If j intends to mate with i then the courtship sequence begins.
The courtship sequence is as follows:
Looping - the female hovers and bobs her head (by motor control of the pectoral fins) while the male invokes chasing-target at a point in front of the females head (which bobs up and down). The male counts the number of times his mouth reaches the vicinity of the moving point and when a threshold is reached begins the next stage.
Circling - both fish invoke chasing-target on each other's tail.
the spawning ascending routine begins after the female has done a fixed number of turns. The male invokes chasing-target to follow the female.
The female stops and the male does the nuzzling routine for a set number of steps.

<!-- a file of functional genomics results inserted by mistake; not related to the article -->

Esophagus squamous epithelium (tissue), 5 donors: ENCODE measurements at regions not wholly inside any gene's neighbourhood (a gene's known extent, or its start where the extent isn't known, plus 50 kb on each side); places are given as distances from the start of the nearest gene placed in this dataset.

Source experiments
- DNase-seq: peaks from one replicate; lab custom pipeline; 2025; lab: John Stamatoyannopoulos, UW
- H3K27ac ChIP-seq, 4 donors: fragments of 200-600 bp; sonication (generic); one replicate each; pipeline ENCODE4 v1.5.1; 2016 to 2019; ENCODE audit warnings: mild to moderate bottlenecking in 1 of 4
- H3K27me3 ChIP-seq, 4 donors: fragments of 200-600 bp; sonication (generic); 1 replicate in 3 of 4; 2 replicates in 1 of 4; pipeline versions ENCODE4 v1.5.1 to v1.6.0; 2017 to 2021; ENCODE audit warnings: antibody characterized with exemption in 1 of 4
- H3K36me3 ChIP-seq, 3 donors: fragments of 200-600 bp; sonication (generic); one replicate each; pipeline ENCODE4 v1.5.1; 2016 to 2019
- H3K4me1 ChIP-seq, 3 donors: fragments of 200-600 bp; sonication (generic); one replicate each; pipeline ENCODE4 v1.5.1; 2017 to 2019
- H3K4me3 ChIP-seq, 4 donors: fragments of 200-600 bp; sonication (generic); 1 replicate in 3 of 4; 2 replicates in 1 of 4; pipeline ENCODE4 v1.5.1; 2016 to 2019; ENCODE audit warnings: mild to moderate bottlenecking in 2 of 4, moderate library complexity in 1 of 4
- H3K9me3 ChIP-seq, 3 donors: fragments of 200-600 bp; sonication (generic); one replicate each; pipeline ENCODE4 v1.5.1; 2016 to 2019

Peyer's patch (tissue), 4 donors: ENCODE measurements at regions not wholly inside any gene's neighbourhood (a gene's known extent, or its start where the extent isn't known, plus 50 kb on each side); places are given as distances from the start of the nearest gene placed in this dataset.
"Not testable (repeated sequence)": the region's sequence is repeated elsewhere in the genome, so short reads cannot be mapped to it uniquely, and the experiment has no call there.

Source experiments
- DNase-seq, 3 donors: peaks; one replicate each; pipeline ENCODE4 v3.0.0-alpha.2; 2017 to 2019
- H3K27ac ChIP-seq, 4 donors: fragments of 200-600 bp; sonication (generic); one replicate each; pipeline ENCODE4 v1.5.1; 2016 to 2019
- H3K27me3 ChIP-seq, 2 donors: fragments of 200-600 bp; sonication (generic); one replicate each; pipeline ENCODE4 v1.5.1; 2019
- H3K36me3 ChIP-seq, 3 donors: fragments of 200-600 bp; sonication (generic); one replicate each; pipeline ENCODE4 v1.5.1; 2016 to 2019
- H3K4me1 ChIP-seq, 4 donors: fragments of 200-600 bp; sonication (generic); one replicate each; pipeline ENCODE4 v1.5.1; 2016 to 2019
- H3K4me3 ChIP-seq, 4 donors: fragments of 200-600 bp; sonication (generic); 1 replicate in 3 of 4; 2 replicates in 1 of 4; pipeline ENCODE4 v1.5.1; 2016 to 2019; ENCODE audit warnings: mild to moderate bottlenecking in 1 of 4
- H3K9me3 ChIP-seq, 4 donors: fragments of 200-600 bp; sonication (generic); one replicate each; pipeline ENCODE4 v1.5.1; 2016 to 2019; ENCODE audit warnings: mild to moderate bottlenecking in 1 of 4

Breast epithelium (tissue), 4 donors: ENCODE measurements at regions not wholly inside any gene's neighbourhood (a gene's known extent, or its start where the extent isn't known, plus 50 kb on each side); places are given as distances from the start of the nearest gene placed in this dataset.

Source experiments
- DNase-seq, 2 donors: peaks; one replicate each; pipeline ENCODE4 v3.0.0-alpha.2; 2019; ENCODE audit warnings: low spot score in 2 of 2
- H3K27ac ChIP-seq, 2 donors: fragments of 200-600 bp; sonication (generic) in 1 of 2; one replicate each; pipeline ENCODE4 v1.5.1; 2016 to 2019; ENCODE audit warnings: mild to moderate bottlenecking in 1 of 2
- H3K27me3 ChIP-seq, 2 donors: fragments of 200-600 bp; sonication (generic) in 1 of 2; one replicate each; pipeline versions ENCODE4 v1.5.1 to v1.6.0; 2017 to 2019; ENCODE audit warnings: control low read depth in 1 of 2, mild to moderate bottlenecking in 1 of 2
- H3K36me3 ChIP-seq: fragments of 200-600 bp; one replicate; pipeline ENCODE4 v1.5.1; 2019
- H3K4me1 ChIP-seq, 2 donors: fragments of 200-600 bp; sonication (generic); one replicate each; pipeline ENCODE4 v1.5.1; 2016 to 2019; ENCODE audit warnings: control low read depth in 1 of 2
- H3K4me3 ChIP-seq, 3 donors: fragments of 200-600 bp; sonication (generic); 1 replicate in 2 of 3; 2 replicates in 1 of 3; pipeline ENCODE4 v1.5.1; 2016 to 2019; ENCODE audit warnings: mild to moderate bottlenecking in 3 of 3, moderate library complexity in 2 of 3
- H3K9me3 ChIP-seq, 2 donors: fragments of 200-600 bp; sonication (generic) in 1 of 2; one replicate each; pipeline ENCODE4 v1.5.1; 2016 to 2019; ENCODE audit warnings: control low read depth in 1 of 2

After the looping routine the female may be attracted to a larger male fish than the original. At the nuzzling stage, if the male comes in at a wrong angle, the avoiding-fish routine may be invoked, so it turns away and tries again. Also, to allow the fish to approach closely, the sensitivity region is set very small.
7 Conclusion and Computation Costs
They were able to produce 4 wireframe frames per second with 10 fish, 15 food particles and 5 static obstacles on an SGI Indigo2 (with the R4400 cpu - probably 100 mhz).